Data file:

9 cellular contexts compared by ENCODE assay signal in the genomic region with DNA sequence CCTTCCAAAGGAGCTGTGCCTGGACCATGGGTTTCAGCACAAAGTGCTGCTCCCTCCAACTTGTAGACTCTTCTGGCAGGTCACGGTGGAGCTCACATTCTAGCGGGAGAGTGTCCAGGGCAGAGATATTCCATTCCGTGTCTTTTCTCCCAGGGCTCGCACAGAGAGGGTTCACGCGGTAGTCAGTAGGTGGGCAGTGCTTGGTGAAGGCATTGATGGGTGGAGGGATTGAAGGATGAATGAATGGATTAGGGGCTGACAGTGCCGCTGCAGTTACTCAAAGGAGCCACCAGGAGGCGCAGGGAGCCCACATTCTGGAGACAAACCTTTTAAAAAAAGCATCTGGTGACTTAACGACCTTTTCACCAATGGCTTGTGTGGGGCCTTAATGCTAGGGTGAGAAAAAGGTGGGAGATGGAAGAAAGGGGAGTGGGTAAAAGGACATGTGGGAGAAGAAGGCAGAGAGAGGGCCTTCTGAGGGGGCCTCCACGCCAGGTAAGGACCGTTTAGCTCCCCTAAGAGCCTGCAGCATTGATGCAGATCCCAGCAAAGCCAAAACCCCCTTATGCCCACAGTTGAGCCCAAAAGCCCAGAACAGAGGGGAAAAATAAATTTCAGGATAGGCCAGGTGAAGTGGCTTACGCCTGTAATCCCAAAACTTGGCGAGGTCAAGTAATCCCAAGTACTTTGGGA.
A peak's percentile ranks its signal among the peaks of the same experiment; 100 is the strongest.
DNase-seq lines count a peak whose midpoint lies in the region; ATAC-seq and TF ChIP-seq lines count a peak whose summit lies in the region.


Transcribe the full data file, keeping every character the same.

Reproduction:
9 cellular contexts compared by ENCODE assay signal in the genomic region with DNA sequence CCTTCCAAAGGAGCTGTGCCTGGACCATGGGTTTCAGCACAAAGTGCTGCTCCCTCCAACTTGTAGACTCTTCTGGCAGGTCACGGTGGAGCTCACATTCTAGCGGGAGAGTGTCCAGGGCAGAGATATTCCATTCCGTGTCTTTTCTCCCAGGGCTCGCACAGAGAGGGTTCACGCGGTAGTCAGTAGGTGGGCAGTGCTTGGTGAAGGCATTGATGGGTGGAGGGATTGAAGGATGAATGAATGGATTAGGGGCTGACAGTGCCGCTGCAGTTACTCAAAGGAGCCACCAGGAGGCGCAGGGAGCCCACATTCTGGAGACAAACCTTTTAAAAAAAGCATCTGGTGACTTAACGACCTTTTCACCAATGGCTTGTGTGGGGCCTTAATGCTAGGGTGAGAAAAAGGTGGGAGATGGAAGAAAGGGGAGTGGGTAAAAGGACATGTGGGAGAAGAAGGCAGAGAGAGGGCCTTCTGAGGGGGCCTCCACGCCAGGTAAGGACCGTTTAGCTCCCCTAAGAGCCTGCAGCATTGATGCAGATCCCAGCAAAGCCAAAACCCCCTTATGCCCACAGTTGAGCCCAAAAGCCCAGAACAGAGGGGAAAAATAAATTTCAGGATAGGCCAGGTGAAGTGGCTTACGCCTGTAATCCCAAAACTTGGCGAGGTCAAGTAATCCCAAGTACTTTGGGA.
A peak's percentile ranks its signal among the peaks of the same experiment; 100 is the strongest.
DNase-seq lines count a peak whose midpoint lies in the region; ATAC-seq and TF ChIP-seq lines count a peak whose summit lies in the region.